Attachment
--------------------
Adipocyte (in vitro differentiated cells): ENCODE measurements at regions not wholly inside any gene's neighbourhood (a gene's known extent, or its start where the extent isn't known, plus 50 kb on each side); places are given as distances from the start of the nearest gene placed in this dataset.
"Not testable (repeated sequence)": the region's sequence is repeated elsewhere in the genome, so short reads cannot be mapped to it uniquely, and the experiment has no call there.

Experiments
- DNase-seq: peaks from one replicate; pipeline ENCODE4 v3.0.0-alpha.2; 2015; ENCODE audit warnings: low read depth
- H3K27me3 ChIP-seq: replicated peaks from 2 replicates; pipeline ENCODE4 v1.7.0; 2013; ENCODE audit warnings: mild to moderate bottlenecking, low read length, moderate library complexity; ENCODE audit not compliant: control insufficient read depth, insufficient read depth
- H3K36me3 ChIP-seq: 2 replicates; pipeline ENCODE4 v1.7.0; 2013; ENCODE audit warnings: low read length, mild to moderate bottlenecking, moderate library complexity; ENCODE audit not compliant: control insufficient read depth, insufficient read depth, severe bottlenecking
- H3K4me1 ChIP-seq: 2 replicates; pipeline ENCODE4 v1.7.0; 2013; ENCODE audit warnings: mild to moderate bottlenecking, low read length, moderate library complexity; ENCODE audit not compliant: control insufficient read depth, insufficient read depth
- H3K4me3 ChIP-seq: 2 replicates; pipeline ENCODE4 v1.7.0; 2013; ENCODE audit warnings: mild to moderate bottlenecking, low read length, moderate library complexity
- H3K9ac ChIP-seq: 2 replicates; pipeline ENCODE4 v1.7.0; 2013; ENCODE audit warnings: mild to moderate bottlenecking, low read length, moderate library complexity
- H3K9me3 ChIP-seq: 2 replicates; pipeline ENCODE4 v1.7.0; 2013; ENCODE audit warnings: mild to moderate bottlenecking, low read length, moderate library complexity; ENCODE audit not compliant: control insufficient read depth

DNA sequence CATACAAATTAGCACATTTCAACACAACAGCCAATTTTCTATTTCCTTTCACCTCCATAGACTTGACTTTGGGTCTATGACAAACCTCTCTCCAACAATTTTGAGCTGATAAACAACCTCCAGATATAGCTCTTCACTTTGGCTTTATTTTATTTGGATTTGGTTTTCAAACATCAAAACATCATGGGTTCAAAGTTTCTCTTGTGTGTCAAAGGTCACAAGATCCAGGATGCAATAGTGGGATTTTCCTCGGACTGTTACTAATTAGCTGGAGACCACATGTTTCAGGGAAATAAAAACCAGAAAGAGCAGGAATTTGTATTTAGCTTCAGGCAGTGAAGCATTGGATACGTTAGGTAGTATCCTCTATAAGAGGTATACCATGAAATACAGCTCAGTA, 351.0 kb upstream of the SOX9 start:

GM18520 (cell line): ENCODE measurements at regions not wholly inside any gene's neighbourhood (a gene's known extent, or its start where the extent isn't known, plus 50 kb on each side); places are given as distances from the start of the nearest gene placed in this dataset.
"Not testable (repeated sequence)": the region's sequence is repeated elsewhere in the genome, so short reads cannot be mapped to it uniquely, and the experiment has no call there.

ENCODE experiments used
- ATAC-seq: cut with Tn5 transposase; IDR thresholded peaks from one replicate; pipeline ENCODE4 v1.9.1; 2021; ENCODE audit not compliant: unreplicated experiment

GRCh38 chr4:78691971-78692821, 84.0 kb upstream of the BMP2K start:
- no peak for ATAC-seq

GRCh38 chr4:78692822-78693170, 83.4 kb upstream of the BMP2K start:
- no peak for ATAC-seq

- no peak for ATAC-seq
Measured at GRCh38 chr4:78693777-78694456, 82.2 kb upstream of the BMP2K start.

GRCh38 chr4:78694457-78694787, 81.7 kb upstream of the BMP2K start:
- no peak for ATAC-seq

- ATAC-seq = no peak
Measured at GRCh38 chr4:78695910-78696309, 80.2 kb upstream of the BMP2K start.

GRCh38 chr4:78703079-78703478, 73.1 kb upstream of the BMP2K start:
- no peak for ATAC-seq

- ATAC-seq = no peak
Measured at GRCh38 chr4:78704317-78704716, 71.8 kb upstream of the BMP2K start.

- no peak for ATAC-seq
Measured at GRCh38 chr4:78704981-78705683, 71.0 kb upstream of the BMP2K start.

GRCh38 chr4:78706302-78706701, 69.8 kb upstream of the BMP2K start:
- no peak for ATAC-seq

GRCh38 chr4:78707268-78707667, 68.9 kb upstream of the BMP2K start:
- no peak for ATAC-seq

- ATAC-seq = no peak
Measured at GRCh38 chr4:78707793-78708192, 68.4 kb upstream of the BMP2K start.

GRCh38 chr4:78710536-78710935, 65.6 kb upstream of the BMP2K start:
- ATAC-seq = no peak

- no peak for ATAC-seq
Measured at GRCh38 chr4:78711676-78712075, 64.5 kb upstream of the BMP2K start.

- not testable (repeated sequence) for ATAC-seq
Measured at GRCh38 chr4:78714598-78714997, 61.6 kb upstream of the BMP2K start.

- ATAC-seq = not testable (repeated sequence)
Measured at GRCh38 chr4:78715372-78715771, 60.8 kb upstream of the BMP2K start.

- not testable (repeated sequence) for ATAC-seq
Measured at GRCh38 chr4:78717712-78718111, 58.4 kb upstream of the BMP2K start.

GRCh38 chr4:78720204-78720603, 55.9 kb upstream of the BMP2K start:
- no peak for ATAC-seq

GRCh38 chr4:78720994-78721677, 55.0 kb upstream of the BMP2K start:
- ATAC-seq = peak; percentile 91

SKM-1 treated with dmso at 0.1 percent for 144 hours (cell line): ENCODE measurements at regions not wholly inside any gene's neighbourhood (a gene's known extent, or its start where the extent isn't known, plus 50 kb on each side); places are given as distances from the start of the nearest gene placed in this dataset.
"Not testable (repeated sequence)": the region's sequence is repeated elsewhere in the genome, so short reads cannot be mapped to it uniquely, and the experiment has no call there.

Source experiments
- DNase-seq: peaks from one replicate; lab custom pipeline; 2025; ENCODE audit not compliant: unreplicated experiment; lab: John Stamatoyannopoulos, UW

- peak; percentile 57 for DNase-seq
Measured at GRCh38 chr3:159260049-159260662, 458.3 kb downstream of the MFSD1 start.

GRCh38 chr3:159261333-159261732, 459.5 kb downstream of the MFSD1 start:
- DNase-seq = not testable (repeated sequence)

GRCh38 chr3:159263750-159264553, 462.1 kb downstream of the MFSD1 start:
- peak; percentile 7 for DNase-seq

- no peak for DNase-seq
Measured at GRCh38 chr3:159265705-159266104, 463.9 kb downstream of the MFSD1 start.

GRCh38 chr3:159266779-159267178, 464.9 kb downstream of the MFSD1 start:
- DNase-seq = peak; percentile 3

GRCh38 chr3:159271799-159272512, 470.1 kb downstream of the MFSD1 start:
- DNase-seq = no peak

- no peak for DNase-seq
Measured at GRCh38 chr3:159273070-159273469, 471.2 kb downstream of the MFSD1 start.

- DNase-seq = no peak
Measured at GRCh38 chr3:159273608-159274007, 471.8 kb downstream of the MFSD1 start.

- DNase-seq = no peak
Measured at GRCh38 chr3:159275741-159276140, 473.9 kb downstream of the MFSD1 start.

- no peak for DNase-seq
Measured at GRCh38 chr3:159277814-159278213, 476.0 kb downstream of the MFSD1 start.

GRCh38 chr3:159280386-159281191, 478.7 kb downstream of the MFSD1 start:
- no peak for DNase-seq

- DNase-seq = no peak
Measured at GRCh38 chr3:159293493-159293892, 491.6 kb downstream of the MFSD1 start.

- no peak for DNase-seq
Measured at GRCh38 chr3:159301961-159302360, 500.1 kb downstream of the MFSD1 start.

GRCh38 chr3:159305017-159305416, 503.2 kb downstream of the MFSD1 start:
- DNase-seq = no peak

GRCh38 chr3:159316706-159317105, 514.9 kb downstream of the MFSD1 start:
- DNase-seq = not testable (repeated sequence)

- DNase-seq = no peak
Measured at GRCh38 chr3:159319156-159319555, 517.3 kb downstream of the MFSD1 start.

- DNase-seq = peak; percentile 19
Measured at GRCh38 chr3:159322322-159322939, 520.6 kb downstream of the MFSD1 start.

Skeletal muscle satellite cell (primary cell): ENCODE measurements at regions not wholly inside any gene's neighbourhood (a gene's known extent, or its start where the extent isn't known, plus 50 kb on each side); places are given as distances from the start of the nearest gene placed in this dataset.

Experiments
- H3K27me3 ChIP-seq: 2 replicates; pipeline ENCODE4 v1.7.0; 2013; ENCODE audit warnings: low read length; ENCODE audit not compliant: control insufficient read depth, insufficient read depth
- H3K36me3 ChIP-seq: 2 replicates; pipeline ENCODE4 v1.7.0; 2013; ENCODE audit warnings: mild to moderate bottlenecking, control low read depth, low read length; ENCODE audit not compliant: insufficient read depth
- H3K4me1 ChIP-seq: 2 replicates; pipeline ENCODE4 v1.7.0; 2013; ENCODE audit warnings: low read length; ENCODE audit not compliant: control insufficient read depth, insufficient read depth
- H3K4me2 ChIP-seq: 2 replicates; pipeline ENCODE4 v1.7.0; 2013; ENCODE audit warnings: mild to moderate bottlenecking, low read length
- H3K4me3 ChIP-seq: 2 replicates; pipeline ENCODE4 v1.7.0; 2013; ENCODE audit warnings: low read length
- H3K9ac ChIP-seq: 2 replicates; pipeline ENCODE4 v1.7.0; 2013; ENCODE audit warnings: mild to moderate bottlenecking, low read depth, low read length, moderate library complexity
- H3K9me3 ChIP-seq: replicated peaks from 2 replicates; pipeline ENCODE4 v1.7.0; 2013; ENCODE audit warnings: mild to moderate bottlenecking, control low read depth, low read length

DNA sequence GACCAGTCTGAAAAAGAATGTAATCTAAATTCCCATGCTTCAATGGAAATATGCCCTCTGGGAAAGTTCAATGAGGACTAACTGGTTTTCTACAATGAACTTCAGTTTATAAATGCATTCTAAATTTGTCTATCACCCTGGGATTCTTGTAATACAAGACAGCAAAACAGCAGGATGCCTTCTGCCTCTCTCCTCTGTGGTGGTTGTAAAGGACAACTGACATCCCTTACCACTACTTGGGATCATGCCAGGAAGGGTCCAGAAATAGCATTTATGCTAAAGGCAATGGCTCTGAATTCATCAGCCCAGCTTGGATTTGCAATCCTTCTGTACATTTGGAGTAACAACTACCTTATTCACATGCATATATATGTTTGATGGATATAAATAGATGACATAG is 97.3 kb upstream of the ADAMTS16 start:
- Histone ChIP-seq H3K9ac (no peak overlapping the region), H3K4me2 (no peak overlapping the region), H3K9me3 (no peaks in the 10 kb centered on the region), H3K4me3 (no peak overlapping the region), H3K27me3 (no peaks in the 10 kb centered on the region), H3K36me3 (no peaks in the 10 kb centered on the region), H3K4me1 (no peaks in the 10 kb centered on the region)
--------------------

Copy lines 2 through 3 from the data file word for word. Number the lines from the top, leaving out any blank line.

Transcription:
"Not testable (repeated sequence)": the region's sequence is repeated elsewhere in the genome, so short reads cannot be mapped to it uniquely, and the experiment has no call there.

Experiments